As a dietitian in the neonatal intensive care unit (NICU), I’ve seen the importance of nutrition in the outcomes of babies born prematurely. Premature babies, especially those born under 1250 grams, are incredibly fragile and at risk for poor health outcomes, such as mortality, necrotizing enterocolitis (NEC), late-onset sepsis, bronchopulmonary dysplasia, and retinopathy of prematurity. Over and over again, nutrition has been shown to play a significant role in minimizing these potential complications.1
My goals in the NICU are to understand what is best for each and every baby’s nutritional needs in order to optimize growth, improve feeding tolerance, and enhance neurocognitive development. Premature babies not only need to gain weight, but they also need to lay down muscle and lean body mass and build bone density. Human milk is the best feeding option to enable them to meet their needs, but when infants are born too early, mother’s milk usually doesn’t offer enough micronutrients, calories, and protein to promote the kind of growth these babies require to thrive and go home. This is when a fortifier is necessary to supplement mom’s milk or donor’s milk.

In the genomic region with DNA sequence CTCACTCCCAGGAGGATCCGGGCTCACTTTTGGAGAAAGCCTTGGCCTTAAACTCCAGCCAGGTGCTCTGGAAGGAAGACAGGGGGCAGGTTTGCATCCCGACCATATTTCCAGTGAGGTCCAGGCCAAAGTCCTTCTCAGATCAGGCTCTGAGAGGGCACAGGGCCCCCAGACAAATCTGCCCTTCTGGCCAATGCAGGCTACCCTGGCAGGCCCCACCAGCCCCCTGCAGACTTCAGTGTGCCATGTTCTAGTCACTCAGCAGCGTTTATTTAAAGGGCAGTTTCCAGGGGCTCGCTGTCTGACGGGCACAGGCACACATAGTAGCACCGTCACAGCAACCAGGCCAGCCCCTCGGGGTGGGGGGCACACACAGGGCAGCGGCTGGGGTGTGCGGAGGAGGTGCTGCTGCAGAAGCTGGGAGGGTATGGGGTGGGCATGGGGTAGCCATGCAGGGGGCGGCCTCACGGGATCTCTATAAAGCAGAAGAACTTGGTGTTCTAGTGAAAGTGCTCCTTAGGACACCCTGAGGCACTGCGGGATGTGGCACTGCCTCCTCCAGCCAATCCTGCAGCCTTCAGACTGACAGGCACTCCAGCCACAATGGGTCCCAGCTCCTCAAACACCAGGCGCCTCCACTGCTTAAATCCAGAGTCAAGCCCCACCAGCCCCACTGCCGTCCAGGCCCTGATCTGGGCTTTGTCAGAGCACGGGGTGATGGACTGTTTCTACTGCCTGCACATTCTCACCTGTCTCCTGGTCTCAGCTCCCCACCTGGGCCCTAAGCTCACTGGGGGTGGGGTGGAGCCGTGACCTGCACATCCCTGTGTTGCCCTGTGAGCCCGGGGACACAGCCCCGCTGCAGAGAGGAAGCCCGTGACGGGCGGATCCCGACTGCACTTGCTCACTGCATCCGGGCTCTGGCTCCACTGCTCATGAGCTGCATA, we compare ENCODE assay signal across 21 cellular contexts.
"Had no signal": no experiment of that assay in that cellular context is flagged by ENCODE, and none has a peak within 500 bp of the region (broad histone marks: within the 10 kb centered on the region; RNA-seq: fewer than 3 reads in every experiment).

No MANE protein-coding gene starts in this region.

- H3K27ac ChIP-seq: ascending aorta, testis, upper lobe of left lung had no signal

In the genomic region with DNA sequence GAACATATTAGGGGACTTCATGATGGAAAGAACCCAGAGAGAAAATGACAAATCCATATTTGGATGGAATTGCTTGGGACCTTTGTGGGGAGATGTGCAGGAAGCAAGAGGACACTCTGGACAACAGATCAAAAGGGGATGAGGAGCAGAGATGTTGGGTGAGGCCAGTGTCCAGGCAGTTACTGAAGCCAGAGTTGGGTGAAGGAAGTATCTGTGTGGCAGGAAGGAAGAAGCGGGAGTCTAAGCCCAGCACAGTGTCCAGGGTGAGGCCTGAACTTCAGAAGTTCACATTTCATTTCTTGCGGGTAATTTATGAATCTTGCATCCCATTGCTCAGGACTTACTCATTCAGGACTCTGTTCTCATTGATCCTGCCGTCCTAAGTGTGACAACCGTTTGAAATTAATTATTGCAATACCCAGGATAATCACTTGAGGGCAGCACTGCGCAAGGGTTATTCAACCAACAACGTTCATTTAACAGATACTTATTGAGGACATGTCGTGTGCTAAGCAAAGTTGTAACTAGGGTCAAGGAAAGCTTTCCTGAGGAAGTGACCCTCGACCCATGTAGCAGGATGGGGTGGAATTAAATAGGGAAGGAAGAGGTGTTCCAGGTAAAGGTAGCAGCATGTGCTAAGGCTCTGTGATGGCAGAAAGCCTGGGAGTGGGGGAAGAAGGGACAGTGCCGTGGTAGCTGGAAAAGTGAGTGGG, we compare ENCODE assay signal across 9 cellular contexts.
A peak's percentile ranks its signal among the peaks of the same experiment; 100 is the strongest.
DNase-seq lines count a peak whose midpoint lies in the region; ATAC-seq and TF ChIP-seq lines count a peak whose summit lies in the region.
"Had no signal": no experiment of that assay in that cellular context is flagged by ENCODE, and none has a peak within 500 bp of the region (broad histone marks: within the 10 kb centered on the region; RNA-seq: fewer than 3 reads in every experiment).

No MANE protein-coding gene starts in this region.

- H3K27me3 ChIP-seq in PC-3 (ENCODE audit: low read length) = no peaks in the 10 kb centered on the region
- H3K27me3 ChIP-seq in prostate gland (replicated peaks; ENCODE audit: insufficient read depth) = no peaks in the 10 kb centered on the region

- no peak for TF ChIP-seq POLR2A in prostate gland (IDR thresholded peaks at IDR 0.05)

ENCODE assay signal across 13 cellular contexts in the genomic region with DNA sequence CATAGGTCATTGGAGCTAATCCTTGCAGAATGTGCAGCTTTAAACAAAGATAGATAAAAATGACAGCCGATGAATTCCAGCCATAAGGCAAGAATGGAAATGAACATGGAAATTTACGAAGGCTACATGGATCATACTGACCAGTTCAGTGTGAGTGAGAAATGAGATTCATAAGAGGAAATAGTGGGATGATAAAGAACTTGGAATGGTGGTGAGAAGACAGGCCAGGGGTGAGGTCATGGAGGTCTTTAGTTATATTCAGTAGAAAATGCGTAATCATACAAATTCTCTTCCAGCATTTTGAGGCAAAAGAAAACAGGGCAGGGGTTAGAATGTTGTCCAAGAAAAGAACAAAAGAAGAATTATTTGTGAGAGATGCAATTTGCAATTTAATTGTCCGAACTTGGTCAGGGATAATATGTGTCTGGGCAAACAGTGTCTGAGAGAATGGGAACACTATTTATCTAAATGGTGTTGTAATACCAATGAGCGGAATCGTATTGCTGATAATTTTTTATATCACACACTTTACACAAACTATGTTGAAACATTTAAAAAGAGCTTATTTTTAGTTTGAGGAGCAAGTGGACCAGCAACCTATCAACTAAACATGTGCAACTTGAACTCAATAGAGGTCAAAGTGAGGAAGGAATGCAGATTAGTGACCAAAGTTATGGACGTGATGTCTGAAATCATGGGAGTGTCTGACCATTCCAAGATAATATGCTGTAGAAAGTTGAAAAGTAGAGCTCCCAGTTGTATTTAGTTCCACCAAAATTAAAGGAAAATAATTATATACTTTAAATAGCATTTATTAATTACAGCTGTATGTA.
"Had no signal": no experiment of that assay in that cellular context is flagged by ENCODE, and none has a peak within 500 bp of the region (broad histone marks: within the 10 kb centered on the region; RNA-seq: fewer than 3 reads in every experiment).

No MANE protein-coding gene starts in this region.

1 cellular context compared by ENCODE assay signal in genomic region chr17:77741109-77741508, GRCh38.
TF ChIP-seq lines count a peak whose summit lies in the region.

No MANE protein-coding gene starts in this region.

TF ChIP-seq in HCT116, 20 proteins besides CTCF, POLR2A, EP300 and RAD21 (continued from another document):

Fortifiers that are made with cow milk protein can be difficult for babies under 6 months to digest, let alone for babies born prematurely with an underdeveloped digestive system. Prolacta makes the only 100% human milk fortifier for premature infants born weighing < 1250 grams and I’ve seen the benefits of using Prolacta in the NICU first hand. Studies have shown that for extremely premature infants weighing between 500 and 1250 grams at birth, a 100% human milk diet that includes Prolact+ H2MF fortifier improves health outcomes, when compared to a diet that includes a cow milk-based fortifier or a cow milk-based preterm formula.